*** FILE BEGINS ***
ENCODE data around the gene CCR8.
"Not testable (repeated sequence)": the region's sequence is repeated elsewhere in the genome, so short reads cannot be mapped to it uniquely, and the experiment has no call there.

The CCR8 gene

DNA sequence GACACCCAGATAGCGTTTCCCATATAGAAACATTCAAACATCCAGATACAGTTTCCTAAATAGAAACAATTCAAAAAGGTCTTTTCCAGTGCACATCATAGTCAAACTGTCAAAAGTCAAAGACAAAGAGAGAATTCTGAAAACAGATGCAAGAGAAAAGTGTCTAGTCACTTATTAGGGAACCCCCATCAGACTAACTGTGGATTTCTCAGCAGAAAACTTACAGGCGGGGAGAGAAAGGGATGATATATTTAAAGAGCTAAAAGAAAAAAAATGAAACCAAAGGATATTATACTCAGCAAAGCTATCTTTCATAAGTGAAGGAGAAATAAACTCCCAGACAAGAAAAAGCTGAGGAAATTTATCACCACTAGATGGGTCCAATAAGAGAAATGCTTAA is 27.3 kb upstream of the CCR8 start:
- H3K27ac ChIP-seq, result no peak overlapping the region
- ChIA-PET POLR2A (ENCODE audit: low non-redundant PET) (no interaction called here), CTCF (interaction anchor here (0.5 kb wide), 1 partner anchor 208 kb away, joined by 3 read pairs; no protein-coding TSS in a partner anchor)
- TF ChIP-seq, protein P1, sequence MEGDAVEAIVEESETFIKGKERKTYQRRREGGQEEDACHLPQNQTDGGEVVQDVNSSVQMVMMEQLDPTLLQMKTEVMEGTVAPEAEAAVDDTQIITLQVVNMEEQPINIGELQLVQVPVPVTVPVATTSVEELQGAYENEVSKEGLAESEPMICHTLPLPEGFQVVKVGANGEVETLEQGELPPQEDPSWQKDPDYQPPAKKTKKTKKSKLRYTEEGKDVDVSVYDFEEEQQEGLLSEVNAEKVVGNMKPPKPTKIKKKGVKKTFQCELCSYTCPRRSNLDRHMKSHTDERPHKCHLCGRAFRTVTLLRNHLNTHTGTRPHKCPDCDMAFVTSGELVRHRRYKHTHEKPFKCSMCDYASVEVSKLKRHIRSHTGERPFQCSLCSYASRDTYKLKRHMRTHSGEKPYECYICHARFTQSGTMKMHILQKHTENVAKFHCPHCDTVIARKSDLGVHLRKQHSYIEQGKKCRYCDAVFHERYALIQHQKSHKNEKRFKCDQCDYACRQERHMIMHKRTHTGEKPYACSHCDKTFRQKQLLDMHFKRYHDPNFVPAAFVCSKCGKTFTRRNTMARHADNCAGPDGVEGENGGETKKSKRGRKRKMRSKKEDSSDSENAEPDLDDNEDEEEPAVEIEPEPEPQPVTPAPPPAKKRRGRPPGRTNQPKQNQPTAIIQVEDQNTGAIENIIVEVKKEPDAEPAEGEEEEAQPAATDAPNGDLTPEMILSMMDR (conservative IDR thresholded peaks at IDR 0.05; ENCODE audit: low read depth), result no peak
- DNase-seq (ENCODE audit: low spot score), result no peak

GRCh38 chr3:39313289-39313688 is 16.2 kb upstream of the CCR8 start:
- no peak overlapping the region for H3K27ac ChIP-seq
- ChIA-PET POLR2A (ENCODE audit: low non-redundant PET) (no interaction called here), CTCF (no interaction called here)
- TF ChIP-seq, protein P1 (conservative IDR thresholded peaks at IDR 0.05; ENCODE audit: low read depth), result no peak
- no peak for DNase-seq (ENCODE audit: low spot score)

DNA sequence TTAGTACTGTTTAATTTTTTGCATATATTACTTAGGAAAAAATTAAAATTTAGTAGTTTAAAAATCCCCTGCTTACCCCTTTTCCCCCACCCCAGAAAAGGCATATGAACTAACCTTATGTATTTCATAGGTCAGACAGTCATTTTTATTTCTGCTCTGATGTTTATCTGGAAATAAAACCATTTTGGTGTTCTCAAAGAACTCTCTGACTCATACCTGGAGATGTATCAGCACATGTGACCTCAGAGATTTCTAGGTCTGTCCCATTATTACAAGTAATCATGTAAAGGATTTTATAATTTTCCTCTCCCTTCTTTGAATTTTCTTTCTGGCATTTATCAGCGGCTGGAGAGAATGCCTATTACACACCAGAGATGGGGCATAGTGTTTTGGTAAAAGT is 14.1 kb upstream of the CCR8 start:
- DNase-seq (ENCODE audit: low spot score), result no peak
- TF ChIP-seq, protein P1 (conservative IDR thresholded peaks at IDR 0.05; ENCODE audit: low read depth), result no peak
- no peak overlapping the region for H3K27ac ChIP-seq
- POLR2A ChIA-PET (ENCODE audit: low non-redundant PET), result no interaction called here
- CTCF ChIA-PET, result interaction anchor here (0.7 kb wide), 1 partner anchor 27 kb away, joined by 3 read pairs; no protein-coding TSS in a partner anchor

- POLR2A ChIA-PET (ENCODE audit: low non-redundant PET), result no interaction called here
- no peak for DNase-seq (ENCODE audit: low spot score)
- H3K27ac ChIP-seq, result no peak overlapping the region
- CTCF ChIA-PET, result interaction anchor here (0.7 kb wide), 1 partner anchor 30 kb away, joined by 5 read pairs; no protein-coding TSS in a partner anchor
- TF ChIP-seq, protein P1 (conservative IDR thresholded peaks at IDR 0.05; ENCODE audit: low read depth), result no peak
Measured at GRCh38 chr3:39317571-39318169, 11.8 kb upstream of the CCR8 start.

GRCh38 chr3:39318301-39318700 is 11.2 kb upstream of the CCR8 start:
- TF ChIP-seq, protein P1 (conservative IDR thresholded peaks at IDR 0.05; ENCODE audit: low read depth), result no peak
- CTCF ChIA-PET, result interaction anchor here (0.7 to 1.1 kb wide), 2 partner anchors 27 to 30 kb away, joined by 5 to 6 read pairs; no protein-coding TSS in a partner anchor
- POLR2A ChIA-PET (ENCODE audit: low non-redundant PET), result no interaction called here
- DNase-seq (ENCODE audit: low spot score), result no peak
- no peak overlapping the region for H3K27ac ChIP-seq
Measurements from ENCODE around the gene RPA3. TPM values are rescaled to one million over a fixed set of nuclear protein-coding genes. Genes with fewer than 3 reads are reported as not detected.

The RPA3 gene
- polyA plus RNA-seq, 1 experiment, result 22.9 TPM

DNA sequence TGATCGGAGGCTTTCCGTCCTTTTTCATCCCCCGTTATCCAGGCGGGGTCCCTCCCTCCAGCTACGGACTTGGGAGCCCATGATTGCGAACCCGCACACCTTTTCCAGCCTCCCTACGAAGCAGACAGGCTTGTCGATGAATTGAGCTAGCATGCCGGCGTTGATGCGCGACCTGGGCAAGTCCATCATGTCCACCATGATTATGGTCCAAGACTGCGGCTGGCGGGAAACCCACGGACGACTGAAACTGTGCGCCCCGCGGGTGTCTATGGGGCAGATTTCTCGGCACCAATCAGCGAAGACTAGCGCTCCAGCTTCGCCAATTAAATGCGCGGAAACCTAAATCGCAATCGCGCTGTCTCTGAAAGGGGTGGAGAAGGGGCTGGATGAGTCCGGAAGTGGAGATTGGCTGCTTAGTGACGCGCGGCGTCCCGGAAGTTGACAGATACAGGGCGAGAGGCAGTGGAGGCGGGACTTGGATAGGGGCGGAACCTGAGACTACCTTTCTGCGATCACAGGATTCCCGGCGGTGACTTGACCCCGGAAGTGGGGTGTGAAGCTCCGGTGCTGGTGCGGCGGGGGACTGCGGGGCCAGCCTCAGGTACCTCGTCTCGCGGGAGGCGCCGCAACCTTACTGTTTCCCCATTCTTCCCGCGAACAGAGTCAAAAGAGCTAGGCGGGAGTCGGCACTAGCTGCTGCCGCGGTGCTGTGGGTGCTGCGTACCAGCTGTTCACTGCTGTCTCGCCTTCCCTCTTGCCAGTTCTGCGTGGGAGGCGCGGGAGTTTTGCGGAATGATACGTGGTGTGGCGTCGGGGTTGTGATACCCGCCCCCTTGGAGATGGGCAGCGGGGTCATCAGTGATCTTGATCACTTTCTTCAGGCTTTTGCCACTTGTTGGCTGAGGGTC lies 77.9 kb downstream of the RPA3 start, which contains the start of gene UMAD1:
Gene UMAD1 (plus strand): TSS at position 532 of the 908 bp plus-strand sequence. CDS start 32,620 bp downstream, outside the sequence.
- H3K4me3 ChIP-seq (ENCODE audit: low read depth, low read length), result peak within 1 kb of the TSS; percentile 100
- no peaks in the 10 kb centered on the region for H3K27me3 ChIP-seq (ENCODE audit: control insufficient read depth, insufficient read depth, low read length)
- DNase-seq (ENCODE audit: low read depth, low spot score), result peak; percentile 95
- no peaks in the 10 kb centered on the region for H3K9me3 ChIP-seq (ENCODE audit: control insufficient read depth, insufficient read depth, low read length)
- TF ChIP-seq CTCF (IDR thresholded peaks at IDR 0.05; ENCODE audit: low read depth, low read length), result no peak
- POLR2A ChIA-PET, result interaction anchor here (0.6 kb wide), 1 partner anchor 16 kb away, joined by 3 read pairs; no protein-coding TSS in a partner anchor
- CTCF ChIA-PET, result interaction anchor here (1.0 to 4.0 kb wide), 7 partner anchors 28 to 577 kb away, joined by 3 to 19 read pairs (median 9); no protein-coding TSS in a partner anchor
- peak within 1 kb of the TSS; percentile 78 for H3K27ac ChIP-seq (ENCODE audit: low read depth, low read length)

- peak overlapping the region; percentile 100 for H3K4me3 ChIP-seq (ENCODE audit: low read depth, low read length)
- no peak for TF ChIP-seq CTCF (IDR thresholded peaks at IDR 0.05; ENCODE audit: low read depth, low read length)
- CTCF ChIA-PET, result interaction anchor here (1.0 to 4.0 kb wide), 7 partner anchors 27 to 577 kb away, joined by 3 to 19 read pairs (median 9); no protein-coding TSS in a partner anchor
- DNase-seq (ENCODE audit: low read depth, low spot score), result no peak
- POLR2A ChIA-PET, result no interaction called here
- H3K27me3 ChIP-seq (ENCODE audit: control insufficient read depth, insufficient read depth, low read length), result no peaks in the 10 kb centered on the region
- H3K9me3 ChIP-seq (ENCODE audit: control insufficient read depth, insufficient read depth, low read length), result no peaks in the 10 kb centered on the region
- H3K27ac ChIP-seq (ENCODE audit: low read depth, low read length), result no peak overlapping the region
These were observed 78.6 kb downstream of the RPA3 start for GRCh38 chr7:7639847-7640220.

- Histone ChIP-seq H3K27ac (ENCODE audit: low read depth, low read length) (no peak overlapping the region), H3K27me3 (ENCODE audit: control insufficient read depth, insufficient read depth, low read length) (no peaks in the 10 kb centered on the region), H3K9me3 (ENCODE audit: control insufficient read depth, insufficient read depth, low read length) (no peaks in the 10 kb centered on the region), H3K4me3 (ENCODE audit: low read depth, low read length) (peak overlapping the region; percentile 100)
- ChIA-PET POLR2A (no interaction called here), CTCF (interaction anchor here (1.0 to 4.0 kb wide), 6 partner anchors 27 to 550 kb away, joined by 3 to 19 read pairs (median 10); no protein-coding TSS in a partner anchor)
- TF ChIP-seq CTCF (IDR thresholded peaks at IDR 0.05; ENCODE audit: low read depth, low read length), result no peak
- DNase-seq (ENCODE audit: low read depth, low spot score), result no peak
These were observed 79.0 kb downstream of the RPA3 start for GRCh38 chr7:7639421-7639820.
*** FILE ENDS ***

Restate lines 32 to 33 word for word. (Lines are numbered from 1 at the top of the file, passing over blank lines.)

Measurements from ENCODE around the gene RPA3. TPM values are rescaled to one million over a fixed set of nuclear protein-coding genes. Genes with fewer than 3 reads are reported as not detected.

The RPA3 gene